WATCH: Stephen Dorrell responds to charges that NHS reorganisation was not in Tory or Lib Dem manifesto

Relations between Cameron's two closest aides "go from bad to worse"

Andy Coulson "Relations between David Cameron's two closest aides are said to have reached a new low as they battle for the Prime Minister's ear and one of them fights to keep his Downing Street post.  Andy Coulson, the director of communications at No 10, is under a cloud because of the allegations over the hacking of celebrities' telephones…Whispering in Mr Cameron's left ear is Mr Coulson's rival Steve Hilton, the Prime Minister's director of strategy. His allies wonder whether Mr Coulson should quit to limit the damage the hacking controversy is causing the Government. "It is making it difficult for the No 10 machine to function properly," one claimed." – The Independent

Justice Department studies plan to slash number of young offenders in custody

"The Times can reveal that Crispin Blunt, the Prisons Minister, has already expressed interest in pursuing the idea and even asked the authors to produce more detail on particular aspects of the scheme. The Ministry of Justice admitted last night that it wanted to cut the number of young people in custody to a minimum. But the view could place ministers on a collision course with the Tory Right, with many MPs already concerned that their party will be seen as soft on crime." – The Times (£)

William Hague pledges "new era" of relations with neglected Australia

"Mr Hague, who is the first serving British foreign secretary to visit Australia in almost 20 years, said the coalition government wanted to reconnect with the nation and begin a "new era" in bilateral relations.  "It's hard to believe that no British foreign secretary has been to Australia for more than 17 years," he said.  "This visit should be taken as a clear signal of the determination of our coalition government in Britain not just to reach out to new allies but to renew and deepen relations with closest friends." – Daily Telegraph

Hague – Don't fear the Commonwealth – Sydney Morning Herald

Laws on succession could be ripped up: Threat to 300-year-old rule that favours male heirs

"David Cameron is looking at overhauling ‘discriminatory’ laws governing succession to the throne to avert a constitutional crisis if Prince William’s first child is a girl.  In a move that is said to have caused the Queen concern, the Prime Minister is consulting Commonwealth leaders on whether the 1701 Act of Settlement should be changed to stop favouring boys.  Currently the first-born boy in a family takes precedence, even if he has an elder sister." – Daily Mail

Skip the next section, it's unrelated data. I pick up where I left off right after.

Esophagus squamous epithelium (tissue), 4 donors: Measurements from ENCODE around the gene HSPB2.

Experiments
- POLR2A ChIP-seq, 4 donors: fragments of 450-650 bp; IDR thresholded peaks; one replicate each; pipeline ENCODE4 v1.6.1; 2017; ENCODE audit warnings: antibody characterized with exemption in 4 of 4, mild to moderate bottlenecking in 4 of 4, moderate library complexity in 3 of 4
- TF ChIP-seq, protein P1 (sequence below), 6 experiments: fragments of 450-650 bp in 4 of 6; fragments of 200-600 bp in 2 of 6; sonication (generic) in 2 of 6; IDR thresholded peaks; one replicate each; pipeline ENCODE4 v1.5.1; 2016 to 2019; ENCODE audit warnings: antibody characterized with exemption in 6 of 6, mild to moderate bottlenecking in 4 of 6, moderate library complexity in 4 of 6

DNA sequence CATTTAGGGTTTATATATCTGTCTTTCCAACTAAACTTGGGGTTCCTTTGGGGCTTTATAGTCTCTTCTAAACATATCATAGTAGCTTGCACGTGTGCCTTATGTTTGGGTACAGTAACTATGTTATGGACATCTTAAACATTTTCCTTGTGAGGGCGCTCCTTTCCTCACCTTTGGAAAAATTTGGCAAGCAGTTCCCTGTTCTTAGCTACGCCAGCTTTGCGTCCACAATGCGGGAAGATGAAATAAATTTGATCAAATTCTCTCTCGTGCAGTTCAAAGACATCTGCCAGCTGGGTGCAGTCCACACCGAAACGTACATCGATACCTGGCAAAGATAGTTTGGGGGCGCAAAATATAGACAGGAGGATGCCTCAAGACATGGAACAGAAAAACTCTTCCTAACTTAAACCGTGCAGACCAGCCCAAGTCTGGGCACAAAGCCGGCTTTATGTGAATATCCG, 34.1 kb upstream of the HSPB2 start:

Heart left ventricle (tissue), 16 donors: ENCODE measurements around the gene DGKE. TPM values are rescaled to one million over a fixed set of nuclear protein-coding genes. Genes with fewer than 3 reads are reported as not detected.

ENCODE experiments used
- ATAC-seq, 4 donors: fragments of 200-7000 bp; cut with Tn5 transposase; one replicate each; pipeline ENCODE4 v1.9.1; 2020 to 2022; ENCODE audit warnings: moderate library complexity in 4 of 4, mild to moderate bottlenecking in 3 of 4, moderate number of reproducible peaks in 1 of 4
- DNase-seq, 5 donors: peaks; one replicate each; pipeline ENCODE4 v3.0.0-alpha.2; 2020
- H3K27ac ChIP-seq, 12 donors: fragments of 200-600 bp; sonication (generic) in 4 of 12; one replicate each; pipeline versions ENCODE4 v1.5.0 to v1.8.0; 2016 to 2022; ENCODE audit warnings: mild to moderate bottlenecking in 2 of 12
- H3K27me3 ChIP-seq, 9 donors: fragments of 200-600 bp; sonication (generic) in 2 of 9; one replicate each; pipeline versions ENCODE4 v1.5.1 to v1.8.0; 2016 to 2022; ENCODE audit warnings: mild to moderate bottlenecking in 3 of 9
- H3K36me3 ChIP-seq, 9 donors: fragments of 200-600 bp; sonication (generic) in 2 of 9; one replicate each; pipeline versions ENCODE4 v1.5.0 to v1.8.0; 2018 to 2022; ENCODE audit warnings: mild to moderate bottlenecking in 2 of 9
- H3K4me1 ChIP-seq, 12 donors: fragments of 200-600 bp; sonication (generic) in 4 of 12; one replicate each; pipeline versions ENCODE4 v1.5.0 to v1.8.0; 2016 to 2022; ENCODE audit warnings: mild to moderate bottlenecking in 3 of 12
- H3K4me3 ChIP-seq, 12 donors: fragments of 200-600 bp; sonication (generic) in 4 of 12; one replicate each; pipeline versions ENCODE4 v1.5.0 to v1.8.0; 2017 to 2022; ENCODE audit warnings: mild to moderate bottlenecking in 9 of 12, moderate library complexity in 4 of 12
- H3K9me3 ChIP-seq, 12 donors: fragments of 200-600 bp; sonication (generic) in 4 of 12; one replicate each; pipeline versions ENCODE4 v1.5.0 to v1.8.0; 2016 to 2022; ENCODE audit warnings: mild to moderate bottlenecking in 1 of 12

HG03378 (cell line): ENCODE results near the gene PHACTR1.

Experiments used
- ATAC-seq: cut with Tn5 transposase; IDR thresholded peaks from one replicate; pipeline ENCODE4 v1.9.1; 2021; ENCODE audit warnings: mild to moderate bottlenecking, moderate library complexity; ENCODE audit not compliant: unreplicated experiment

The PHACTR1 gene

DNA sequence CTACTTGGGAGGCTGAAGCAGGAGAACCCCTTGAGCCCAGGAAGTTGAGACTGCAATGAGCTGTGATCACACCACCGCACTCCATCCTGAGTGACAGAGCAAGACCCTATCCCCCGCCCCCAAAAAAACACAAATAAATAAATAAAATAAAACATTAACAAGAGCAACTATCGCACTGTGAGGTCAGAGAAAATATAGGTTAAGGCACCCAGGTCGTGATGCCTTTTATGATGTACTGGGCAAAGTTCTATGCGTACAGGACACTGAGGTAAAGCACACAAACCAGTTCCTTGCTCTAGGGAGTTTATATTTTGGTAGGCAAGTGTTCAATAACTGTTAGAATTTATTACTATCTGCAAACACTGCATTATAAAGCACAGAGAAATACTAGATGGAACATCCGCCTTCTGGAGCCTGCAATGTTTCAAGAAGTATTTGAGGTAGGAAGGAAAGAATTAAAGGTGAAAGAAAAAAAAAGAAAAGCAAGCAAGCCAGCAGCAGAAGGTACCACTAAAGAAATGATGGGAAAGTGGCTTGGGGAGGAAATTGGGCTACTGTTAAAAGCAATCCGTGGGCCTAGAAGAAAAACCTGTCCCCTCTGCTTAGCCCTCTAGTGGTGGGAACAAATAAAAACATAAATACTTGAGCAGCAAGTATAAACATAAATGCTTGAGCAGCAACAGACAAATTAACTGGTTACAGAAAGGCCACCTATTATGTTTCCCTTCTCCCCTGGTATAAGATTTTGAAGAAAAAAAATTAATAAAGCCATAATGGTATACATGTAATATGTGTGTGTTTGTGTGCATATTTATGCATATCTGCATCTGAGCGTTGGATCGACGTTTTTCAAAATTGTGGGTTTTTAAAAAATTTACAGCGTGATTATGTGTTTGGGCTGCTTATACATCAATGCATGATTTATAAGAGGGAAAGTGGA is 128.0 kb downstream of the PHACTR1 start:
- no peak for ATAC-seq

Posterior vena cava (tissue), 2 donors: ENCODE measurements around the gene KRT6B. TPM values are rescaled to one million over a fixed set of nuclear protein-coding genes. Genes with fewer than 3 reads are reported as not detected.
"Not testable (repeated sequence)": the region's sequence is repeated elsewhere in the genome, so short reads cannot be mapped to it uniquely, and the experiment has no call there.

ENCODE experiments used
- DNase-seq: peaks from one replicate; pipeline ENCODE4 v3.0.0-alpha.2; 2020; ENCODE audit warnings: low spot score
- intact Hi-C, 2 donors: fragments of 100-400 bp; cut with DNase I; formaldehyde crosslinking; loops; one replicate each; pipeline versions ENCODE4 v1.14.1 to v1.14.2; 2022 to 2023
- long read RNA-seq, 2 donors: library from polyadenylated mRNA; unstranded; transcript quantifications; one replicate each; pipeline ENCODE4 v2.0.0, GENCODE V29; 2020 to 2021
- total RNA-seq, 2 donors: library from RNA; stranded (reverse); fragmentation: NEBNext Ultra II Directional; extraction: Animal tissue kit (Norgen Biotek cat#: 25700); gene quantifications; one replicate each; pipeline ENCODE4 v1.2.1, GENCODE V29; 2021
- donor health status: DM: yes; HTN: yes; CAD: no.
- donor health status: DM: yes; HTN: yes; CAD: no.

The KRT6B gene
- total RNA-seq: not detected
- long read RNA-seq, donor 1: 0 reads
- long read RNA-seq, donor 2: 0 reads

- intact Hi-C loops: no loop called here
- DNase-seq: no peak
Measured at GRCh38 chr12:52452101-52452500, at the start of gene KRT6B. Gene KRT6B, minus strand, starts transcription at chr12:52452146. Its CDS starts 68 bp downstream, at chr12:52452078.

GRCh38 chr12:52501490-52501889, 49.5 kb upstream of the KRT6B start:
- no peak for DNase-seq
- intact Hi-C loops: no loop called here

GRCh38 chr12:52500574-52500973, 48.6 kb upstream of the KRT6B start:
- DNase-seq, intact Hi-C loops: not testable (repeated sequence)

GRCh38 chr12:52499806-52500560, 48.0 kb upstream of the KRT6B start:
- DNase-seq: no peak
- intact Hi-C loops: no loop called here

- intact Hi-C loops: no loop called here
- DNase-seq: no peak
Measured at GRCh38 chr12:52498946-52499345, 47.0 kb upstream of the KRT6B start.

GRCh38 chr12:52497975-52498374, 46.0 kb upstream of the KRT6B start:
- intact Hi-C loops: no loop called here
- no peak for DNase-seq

Coalition and Political News in Brief‬

Conservatives fall in love with Nick Clegg…

Screen shot 2011-01-19 at 08.38.20 "Tory voters have fallen in love with Nick Clegg, making him their second choice to be the Coalition's next PM.  The Lib Dem leader was beaten only by William Hague, a YouGov poll for The Sun reveals today.  He got 17 per cent of Tory support compared to the Foreign Secretary's 39 per cent.  No other Cabinet minister hit double figures.  The news is likely to infuriate Tory bigwigs including Chancellor George Osborne (five per cent) and Defence Secretary Liam Fox, who got just one per cent." – The Sun

…As their hero demands that local councils are given powers to impose their own taxes

"Among the levies he suggests are for fuel, alcohol, office parking, landfill and even speeding.  But the Liberal Democrat Deputy Prime Minister is being blocked by Eric Pickles, the Tory minister who is in charge of local government.  Hard-pressed taxpayers – who have witnessed enormous council tax rises over the past decade, and are now struggling to cope with the effect of the recession – will be angry at any sign the Government is planning to impose additional local charges." – Daily Mail